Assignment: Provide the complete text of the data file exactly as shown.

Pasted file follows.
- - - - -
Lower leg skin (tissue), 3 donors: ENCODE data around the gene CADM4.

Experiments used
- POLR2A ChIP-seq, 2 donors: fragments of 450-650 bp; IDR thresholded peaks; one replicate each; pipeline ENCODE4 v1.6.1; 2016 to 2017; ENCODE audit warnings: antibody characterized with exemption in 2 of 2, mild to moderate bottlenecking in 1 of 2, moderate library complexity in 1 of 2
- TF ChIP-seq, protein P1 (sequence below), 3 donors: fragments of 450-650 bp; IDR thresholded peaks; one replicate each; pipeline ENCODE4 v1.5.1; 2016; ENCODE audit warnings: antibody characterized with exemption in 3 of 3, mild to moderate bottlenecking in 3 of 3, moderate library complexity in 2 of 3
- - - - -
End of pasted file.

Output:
Lower leg skin (tissue), 3 donors: ENCODE data around the gene CADM4.

Experiments used
- POLR2A ChIP-seq, 2 donors: fragments of 450-650 bp; IDR thresholded peaks; one replicate each; pipeline ENCODE4 v1.6.1; 2016 to 2017; ENCODE audit warnings: antibody characterized with exemption in 2 of 2, mild to moderate bottlenecking in 1 of 2, moderate library complexity in 1 of 2
- TF ChIP-seq, protein P1 (sequence below), 3 donors: fragments of 450-650 bp; IDR thresholded peaks; one replicate each; pipeline ENCODE4 v1.5.1; 2016; ENCODE audit warnings: antibody characterized with exemption in 3 of 3, mild to moderate bottlenecking in 3 of 3, moderate library complexity in 2 of 3